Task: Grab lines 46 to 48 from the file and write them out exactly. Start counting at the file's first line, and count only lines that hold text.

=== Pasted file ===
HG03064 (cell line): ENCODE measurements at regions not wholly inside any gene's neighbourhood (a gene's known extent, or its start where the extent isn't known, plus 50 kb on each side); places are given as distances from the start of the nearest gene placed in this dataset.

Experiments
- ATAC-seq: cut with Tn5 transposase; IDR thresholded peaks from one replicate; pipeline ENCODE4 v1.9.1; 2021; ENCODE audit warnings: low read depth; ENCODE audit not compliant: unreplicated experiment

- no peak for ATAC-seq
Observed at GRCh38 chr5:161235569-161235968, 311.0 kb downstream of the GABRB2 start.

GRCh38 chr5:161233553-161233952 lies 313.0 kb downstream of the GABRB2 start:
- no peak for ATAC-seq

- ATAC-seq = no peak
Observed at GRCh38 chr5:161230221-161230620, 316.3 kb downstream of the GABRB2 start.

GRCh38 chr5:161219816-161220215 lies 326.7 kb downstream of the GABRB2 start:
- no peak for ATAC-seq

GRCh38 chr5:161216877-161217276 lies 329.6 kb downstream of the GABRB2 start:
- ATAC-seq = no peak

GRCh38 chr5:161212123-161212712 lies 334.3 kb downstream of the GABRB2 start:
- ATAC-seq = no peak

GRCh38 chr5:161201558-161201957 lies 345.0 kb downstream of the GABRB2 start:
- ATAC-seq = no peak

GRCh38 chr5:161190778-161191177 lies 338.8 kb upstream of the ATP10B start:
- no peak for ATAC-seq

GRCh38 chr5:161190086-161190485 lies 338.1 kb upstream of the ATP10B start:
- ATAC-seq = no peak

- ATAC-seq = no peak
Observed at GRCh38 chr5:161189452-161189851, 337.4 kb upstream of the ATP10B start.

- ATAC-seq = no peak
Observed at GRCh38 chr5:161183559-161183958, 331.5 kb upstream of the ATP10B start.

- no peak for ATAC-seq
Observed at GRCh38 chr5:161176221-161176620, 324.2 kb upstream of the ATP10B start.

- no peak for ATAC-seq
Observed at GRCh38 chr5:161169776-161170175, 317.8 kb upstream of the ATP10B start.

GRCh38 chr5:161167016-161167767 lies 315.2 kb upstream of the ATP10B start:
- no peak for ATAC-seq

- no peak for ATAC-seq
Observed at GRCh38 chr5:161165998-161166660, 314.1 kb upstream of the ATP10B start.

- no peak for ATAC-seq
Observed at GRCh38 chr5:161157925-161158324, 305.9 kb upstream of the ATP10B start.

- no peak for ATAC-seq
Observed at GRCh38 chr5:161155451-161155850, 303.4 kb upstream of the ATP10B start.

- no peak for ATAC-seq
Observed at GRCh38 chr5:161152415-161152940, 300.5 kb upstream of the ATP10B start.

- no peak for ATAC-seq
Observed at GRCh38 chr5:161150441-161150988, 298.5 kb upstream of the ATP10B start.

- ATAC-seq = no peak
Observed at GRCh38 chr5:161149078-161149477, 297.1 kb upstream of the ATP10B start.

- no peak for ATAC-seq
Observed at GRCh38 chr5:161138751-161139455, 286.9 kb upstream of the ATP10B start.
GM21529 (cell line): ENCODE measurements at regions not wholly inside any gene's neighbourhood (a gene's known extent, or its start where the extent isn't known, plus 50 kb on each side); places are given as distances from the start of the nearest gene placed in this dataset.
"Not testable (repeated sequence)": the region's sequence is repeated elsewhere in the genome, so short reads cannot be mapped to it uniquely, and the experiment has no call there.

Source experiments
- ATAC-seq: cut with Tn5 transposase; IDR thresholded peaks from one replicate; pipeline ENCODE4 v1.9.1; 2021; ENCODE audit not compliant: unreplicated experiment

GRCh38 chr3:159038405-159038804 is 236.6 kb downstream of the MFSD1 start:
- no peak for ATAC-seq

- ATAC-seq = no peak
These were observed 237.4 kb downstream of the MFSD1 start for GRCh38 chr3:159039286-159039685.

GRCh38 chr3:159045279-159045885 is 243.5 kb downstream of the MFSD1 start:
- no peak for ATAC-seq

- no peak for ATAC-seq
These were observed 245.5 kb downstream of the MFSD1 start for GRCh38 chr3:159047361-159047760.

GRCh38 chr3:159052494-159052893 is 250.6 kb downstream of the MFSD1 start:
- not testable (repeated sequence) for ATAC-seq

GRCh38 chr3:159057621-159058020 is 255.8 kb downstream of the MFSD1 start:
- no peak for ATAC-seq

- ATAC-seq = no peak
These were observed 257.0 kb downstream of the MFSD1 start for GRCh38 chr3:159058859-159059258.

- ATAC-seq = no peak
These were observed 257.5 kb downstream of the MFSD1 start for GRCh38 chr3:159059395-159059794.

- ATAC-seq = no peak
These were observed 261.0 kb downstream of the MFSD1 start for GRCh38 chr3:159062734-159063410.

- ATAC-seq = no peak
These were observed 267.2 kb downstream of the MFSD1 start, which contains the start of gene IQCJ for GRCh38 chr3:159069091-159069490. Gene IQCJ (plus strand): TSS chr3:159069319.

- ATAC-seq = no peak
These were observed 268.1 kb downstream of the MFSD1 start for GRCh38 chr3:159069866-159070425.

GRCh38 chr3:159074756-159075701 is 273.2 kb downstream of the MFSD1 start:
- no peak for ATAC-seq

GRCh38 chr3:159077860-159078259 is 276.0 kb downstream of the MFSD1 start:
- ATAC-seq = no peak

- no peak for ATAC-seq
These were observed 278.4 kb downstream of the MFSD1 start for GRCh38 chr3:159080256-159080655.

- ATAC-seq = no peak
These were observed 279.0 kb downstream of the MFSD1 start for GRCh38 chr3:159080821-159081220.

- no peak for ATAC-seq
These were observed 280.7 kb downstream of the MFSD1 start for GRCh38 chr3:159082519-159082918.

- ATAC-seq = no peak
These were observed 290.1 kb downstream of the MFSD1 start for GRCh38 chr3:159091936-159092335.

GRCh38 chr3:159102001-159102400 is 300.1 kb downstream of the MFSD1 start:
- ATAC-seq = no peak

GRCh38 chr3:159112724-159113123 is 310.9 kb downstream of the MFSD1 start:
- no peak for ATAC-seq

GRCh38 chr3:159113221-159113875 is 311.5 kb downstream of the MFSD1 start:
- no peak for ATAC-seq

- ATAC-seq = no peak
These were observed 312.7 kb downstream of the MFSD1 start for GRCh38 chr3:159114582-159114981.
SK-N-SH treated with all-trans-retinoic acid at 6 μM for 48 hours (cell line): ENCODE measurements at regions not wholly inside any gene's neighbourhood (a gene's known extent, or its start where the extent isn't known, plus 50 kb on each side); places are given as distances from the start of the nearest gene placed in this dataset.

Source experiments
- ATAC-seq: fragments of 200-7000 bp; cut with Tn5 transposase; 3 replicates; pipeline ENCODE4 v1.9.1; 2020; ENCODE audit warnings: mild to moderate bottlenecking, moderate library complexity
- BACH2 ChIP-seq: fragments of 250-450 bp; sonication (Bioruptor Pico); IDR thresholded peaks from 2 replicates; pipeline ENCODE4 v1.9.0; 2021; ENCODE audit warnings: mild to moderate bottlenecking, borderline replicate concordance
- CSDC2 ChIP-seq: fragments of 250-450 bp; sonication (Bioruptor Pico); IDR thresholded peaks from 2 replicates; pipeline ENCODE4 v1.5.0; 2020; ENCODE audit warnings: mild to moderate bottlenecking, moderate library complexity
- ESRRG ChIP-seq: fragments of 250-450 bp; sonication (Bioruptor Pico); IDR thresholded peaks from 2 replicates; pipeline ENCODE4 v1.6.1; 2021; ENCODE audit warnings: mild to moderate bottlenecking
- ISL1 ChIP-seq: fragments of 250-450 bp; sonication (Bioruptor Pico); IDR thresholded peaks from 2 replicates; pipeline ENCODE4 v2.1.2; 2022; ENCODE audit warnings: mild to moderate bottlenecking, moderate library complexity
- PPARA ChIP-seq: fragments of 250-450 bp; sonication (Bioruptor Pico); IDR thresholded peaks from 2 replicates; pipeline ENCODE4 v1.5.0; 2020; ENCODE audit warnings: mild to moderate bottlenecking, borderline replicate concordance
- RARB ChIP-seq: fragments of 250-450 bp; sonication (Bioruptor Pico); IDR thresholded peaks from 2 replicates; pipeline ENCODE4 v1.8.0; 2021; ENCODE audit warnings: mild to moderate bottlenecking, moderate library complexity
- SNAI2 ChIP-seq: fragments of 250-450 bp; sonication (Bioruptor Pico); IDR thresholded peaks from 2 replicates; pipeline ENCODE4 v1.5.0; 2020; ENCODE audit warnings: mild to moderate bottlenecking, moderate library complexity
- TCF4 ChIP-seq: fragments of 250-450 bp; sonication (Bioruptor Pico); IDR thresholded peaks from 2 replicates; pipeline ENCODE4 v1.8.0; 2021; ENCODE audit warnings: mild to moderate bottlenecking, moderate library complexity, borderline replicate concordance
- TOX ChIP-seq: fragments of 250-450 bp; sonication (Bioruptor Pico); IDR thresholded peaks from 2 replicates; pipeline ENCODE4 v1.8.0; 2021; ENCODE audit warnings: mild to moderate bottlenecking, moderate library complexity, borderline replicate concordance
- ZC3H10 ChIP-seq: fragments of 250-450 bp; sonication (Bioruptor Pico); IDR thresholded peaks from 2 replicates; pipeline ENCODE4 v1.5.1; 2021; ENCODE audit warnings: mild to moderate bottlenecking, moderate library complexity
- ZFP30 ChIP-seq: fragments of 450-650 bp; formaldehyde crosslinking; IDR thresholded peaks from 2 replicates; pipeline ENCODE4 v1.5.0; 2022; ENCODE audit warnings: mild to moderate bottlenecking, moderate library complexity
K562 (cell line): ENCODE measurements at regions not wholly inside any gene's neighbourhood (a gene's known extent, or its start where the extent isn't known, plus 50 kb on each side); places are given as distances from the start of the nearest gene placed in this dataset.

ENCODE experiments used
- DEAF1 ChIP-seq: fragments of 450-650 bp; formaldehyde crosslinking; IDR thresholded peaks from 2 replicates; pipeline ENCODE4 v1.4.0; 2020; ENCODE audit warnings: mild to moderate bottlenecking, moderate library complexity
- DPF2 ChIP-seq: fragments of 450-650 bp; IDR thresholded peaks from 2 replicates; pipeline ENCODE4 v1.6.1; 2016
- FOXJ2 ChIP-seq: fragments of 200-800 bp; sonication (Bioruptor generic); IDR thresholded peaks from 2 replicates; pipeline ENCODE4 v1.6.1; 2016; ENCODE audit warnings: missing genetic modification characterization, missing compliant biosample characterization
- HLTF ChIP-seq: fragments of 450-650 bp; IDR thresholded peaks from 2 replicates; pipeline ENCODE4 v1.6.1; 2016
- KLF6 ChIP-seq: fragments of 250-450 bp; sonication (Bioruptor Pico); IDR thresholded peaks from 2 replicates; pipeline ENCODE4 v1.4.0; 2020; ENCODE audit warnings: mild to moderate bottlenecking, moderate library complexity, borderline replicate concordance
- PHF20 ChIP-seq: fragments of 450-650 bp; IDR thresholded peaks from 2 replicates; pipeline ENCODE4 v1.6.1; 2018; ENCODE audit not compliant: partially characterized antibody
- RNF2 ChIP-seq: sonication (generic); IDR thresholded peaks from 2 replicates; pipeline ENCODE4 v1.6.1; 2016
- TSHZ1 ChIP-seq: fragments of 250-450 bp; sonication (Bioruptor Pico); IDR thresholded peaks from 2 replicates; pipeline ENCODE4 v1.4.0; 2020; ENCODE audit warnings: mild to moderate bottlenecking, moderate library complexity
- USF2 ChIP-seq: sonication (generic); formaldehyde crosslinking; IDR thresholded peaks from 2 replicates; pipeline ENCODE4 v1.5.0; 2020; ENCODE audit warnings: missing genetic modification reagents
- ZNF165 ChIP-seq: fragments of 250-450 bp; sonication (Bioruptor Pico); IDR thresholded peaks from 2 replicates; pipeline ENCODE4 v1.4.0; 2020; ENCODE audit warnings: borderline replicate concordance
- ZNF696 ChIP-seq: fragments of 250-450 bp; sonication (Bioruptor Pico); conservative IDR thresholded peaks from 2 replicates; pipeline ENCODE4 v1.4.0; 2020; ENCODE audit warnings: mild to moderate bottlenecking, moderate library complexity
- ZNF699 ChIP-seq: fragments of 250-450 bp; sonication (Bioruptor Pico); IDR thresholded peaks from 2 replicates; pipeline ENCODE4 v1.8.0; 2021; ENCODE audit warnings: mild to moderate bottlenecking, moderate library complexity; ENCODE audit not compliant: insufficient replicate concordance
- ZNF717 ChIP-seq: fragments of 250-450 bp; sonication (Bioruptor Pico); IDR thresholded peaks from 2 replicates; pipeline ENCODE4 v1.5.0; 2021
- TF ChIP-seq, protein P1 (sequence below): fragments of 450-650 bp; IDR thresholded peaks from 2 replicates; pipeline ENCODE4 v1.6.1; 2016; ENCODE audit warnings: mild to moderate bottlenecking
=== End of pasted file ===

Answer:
GM21529 (cell line): ENCODE measurements at regions not wholly inside any gene's neighbourhood (a gene's known extent, or its start where the extent isn't known, plus 50 kb on each side); places are given as distances from the start of the nearest gene placed in this dataset.
"Not testable (repeated sequence)": the region's sequence is repeated elsewhere in the genome, so short reads cannot be mapped to it uniquely, and the experiment has no call there.

Source experiments